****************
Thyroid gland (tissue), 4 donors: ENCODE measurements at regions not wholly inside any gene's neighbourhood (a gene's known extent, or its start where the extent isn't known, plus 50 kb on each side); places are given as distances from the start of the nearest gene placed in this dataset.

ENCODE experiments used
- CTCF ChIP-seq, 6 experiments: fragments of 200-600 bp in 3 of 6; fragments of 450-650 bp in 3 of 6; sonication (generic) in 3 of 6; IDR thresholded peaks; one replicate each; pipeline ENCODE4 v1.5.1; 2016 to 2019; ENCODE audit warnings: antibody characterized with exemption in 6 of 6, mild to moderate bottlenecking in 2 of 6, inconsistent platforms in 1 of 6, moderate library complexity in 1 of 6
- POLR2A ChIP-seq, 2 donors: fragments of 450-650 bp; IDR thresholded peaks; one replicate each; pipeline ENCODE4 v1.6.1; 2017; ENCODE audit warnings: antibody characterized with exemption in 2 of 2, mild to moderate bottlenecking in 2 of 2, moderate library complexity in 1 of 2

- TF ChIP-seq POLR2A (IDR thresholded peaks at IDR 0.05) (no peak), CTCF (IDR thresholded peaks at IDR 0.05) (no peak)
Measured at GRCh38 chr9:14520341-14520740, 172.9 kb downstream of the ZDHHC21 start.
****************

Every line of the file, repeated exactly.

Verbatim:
Thyroid gland (tissue), 4 donors: ENCODE measurements at regions not wholly inside any gene's neighbourhood (a gene's known extent, or its start where the extent isn't known, plus 50 kb on each side); places are given as distances from the start of the nearest gene placed in this dataset.

ENCODE experiments used
- CTCF ChIP-seq, 6 experiments: fragments of 200-600 bp in 3 of 6; fragments of 450-650 bp in 3 of 6; sonication (generic) in 3 of 6; IDR thresholded peaks; one replicate each; pipeline ENCODE4 v1.5.1; 2016 to 2019; ENCODE audit warnings: antibody characterized with exemption in 6 of 6, mild to moderate bottlenecking in 2 of 6, inconsistent platforms in 1 of 6, moderate library complexity in 1 of 6
- POLR2A ChIP-seq, 2 donors: fragments of 450-650 bp; IDR thresholded peaks; one replicate each; pipeline ENCODE4 v1.6.1; 2017; ENCODE audit warnings: antibody characterized with exemption in 2 of 2, mild to moderate bottlenecking in 2 of 2, moderate library complexity in 1 of 2

- TF ChIP-seq POLR2A (IDR thresholded peaks at IDR 0.05) (no peak), CTCF (IDR thresholded peaks at IDR 0.05) (no peak)
Measured at GRCh38 chr9:14520341-14520740, 172.9 kb downstream of the ZDHHC21 start.